Director, Office of Diversity and Equal Opportunity, Defense Counterintelligence and Security Agency
Dr. Theresa Horne is an experienced senior adviser in DEIA, human capital, training and development who develops and aligns complex programs and business initiatives for federal and private organizations. She has spent more than 17 years contributing to the government, military and private industries in operations, diversity and inclusion, human capital and adult learning.
Horne has researched and developed comprehensive leadership development, culture action planning and career development programs impacting leaders on a global scale. From creating groundbreaking culture change in Yokosuka, Japan, to leading organizationwide change in Washington, D.C., she has earned multiple awards using creative problem solving to quell large-scale issues.
Additionally, she’s an award-winning novelist, industry columnist and government leader who has spoken at multiple federal agencies and private organizations on the intersection of culture, leadership and strategic alignment.
“I’ve created innovative programs that hinge on how government leaders can develop their skills in handling societal issues that affect the workplace,” Horne said. “Because of recent events like the murder of George Floyd and anti-Asian sentiments due to COVID-19, equipping leaders with safe spaces to prepare for how to support their staff is important.”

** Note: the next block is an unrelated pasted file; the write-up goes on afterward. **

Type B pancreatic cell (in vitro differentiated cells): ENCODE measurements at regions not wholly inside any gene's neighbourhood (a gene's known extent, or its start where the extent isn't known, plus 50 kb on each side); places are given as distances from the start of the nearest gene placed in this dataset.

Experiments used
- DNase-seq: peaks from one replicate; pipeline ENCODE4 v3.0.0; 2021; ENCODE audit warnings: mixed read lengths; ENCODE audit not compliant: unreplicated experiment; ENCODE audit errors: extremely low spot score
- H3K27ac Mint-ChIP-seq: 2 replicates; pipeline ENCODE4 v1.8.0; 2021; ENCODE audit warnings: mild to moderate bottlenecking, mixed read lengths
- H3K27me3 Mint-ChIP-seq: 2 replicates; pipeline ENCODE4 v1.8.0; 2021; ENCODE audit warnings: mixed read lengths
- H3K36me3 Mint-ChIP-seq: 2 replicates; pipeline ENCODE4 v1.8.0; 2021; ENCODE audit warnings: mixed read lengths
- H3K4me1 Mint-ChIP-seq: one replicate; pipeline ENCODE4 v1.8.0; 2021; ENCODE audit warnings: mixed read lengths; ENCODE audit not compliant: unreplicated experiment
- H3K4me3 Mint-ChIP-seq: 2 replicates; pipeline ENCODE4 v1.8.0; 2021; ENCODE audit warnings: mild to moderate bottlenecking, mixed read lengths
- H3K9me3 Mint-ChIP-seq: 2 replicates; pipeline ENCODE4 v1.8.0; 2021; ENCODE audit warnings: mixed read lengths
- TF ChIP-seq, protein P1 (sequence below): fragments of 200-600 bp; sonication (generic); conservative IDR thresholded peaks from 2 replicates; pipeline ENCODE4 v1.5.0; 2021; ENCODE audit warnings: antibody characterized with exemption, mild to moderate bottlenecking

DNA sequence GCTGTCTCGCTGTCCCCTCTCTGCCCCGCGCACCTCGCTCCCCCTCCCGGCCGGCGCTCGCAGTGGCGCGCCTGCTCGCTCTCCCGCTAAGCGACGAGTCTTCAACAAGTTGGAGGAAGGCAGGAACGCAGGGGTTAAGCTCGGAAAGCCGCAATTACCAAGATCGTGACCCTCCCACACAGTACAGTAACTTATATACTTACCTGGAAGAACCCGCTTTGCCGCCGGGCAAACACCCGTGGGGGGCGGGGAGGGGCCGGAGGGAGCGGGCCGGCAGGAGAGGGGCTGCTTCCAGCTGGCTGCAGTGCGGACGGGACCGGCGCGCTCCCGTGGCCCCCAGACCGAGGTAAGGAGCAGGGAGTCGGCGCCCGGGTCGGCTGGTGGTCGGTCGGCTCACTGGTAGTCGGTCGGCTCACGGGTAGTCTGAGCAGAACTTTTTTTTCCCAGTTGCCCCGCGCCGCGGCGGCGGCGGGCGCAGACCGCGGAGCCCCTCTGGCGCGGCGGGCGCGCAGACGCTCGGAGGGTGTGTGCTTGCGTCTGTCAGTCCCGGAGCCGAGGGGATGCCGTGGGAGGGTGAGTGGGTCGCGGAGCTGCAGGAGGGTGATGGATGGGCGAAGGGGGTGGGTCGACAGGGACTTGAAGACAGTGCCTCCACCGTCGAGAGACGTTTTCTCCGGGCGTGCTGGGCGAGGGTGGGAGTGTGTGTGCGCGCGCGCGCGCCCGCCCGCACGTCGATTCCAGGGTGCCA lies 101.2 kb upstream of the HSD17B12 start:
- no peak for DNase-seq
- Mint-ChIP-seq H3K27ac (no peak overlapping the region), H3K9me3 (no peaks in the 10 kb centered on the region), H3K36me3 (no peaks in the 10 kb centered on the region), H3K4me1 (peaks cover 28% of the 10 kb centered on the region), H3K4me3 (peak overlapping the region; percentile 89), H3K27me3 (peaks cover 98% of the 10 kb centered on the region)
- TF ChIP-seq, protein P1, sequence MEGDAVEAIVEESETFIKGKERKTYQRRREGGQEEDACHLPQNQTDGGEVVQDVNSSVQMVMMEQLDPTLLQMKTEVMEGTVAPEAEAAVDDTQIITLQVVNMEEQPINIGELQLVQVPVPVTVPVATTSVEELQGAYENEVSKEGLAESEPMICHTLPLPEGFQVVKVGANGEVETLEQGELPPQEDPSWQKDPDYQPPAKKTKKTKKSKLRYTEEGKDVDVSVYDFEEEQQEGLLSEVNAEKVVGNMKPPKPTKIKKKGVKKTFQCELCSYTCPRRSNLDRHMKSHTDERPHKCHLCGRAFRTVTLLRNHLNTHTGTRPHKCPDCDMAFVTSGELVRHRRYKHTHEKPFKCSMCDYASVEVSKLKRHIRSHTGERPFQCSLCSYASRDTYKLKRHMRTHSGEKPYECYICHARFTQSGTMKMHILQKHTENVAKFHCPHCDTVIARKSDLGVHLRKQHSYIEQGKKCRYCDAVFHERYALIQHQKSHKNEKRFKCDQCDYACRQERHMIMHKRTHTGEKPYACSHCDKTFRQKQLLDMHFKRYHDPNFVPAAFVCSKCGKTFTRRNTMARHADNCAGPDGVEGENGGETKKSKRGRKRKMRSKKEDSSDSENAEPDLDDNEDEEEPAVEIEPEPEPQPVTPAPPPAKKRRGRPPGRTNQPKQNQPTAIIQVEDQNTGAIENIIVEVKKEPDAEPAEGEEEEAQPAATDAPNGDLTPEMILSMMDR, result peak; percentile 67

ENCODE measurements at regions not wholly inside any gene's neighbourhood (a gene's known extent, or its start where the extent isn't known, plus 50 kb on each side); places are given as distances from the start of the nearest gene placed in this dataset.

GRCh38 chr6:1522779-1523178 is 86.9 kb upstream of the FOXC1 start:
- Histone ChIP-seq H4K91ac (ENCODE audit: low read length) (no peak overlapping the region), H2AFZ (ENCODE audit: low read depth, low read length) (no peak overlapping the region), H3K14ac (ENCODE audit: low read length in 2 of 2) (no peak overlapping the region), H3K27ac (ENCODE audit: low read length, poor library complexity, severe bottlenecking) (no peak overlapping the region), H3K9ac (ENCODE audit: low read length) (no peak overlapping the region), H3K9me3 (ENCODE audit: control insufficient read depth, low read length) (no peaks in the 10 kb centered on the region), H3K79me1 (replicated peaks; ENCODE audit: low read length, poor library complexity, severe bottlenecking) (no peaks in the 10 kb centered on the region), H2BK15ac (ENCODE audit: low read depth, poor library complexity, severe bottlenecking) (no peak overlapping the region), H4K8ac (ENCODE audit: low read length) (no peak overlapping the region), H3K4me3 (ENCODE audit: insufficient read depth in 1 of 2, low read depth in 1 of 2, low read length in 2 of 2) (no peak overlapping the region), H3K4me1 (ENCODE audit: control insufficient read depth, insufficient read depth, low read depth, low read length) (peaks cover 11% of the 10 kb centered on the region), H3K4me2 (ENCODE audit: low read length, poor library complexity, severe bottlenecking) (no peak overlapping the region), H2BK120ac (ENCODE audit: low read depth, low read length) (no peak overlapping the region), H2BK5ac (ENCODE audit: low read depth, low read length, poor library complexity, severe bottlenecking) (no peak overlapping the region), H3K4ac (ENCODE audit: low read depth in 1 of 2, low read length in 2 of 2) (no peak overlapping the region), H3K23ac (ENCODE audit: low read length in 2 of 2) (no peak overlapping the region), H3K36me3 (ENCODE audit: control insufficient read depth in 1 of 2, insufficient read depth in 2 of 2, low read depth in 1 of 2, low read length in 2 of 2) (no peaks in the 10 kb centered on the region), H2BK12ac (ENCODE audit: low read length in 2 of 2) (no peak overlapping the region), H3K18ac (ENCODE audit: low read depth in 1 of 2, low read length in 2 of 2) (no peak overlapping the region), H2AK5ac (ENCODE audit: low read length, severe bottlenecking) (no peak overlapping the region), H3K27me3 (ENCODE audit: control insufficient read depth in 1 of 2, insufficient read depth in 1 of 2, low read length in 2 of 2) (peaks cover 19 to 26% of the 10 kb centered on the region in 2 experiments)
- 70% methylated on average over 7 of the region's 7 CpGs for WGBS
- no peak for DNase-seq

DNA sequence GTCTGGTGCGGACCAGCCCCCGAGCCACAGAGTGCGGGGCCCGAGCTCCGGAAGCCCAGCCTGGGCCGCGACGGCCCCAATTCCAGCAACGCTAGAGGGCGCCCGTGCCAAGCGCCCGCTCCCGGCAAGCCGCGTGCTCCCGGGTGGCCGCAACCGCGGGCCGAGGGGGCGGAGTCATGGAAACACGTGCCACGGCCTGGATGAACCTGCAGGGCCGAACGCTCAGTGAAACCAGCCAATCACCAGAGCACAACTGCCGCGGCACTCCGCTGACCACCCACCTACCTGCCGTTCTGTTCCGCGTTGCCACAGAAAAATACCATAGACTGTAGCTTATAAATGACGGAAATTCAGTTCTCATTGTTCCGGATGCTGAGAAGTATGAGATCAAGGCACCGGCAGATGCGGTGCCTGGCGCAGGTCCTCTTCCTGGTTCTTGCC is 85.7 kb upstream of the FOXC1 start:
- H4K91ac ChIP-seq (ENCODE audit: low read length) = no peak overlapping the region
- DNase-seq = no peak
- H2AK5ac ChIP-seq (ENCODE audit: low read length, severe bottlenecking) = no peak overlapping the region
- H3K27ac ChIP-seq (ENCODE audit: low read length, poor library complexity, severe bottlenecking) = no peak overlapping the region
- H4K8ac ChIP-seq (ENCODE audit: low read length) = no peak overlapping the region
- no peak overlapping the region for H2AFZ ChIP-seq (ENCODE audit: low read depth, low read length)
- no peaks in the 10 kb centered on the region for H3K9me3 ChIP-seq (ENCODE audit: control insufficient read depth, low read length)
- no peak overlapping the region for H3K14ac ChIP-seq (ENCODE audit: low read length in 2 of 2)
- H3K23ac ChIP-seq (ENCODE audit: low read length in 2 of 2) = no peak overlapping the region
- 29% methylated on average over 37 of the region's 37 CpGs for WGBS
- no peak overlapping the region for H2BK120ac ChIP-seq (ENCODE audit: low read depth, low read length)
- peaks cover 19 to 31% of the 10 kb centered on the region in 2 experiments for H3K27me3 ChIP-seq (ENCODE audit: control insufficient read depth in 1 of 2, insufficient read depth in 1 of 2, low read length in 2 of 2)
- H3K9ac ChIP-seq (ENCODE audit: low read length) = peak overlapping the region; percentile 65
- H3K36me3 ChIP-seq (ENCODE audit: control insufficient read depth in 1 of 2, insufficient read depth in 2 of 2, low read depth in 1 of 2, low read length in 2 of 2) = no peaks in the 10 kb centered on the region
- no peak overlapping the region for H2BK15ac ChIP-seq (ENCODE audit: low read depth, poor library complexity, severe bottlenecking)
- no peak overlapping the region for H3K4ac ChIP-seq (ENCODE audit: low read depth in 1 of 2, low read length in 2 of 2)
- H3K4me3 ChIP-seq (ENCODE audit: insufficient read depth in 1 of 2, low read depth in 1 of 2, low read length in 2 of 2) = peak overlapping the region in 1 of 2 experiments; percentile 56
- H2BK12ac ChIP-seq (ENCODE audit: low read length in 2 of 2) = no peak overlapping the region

As government and private industry have reeled behind social justice movements, Horne notes the importance of being flexible with training curriculum and being quick in response to employee mental health needs. Providing an awareness of mental health makes the agency stand out among federal entities and has been an area federal diversity professionals must increase their skillsets.
Horne and her teams have built an infrastructure for DEIA to be fully resourced and supported in a creative way by reorganizing key personnel, as well as upskilling and reskilling employees to key strategic roles.
“It’s imperative that chief diversity officers and diversity professionals understand that infrastructure should be the first stop to strategic alignment of Executive Order 14035 and agency DEIA strategic plans,” she said. “Without the right people and skills, the work can become performative and lack depth or reach.”
In 2022, Horne will heavily focus on ways to intersect human capital, leadership development and DEIA at DCSA to ensure seamless collaboration of efforts and farther reach. She’ll continue to work very closely with senior leaders to stay at the forefront of DEIA with a proactive versus reactive approach.
“I learned early on growing up as a young girl,” Horne said. “Bias runs deep, and having the bravery to call out unfair or poor behavior makes you stronger. Builds mental and emotional fortitude. When you think about a person who discriminates or bullies others, it’s a problem within their upbringing and not indicative of who you are or the work you do.”